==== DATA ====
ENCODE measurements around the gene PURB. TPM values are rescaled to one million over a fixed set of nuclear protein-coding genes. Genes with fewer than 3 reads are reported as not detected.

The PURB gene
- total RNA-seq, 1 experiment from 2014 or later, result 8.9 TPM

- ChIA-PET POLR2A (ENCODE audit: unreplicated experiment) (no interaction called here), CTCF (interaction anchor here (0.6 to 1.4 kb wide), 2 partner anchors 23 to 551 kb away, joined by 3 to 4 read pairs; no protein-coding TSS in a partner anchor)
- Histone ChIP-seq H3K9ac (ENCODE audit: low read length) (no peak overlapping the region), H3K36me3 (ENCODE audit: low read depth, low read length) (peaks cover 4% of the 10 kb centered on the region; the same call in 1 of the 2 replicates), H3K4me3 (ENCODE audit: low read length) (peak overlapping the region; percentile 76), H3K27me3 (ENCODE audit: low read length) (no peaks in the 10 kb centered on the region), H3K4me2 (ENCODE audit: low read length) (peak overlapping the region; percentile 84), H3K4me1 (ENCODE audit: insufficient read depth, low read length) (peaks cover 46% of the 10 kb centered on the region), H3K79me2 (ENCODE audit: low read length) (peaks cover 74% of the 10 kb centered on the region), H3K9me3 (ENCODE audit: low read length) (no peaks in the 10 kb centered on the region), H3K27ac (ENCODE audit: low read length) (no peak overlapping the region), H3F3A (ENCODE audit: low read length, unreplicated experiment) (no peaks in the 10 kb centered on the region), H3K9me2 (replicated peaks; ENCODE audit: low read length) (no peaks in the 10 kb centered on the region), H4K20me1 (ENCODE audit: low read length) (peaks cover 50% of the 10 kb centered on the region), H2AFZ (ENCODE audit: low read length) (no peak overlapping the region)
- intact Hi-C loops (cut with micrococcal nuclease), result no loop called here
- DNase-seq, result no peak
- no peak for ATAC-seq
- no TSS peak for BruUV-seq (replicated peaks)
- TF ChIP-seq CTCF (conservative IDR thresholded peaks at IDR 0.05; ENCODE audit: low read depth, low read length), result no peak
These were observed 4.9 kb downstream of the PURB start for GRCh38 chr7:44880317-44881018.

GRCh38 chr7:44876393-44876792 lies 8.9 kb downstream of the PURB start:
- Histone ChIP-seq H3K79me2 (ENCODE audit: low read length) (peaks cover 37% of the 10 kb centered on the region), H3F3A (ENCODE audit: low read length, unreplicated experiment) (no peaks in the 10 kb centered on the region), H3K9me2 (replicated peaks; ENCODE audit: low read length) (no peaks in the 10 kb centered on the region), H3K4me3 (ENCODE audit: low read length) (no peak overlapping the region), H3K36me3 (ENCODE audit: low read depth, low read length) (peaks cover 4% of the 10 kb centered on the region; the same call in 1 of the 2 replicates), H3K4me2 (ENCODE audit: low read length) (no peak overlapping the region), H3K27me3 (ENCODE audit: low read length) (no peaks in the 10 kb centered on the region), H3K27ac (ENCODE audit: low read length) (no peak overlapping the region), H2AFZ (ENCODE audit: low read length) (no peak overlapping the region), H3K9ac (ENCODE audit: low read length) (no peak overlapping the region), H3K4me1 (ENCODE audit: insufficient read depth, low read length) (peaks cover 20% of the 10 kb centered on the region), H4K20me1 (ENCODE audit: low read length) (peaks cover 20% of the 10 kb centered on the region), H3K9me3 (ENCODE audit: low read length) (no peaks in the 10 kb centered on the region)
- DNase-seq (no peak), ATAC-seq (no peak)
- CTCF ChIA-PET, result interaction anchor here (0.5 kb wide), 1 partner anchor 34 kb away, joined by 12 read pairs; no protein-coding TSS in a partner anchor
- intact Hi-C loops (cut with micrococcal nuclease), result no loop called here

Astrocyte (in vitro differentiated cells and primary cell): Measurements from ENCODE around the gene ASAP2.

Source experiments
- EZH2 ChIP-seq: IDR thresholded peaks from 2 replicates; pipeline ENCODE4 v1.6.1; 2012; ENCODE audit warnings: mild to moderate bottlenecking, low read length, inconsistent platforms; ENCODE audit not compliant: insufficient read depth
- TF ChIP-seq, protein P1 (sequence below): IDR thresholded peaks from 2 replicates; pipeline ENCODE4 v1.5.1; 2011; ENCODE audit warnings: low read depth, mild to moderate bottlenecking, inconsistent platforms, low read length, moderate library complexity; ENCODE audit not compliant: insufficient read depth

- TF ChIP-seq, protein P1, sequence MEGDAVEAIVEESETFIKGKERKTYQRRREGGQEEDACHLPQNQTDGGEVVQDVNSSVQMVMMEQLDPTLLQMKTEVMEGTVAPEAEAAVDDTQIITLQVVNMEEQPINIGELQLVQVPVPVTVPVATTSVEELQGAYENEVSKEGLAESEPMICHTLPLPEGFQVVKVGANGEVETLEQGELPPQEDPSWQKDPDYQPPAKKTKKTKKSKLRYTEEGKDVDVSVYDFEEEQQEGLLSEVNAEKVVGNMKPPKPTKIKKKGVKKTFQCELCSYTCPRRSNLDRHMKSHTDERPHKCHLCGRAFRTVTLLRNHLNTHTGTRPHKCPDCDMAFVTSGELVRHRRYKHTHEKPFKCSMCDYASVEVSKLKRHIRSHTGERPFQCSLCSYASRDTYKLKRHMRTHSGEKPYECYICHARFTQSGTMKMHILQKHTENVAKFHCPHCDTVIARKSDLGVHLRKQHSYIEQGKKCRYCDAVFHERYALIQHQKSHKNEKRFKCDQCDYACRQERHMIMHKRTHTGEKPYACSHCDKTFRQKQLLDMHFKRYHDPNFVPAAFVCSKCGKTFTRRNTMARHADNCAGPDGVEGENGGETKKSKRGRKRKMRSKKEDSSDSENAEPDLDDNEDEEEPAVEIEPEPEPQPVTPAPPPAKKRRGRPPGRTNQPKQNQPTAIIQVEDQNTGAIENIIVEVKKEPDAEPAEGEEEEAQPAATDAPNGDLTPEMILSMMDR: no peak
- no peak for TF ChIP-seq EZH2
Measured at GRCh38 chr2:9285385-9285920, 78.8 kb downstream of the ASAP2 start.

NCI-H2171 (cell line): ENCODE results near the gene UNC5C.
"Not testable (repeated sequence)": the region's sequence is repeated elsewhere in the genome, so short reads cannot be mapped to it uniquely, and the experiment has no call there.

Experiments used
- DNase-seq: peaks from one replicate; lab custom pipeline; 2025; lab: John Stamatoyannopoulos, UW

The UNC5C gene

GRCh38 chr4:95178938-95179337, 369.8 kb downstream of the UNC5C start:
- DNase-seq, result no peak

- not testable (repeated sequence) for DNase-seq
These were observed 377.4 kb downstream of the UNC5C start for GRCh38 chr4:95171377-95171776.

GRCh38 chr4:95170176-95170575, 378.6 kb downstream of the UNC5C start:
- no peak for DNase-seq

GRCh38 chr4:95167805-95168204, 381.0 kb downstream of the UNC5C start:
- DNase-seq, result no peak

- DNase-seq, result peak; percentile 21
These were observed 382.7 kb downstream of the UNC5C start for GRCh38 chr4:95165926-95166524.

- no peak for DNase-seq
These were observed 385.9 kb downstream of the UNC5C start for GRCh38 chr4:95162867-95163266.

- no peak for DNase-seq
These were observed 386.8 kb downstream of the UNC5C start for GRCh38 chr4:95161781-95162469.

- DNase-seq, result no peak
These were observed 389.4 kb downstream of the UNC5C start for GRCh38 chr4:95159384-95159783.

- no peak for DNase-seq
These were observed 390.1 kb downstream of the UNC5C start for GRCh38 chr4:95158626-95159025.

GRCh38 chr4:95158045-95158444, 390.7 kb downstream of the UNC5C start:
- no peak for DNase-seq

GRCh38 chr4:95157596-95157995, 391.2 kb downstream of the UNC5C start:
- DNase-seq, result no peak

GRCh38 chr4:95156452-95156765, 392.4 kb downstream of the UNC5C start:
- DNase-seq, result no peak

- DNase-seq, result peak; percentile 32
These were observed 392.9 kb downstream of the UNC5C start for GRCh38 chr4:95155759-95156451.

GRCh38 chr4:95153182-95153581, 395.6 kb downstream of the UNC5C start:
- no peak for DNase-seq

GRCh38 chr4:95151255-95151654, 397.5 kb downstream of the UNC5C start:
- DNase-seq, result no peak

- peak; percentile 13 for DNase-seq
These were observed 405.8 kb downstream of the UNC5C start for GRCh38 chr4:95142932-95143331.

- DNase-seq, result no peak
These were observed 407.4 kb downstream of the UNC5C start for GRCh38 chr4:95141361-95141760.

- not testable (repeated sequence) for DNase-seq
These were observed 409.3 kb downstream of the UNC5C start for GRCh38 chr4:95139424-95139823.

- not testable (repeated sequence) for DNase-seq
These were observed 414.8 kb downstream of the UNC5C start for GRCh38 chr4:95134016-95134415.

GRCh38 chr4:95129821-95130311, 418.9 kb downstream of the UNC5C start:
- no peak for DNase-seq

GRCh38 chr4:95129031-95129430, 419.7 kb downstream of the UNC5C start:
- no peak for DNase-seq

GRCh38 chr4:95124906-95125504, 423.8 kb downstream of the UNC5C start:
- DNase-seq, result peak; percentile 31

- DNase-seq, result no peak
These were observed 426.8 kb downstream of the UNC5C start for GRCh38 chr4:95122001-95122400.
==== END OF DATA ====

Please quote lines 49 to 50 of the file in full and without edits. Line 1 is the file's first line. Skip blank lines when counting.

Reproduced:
GRCh38 chr4:95157596-95157995, 391.2 kb downstream of the UNC5C start:
- DNase-seq, result no peak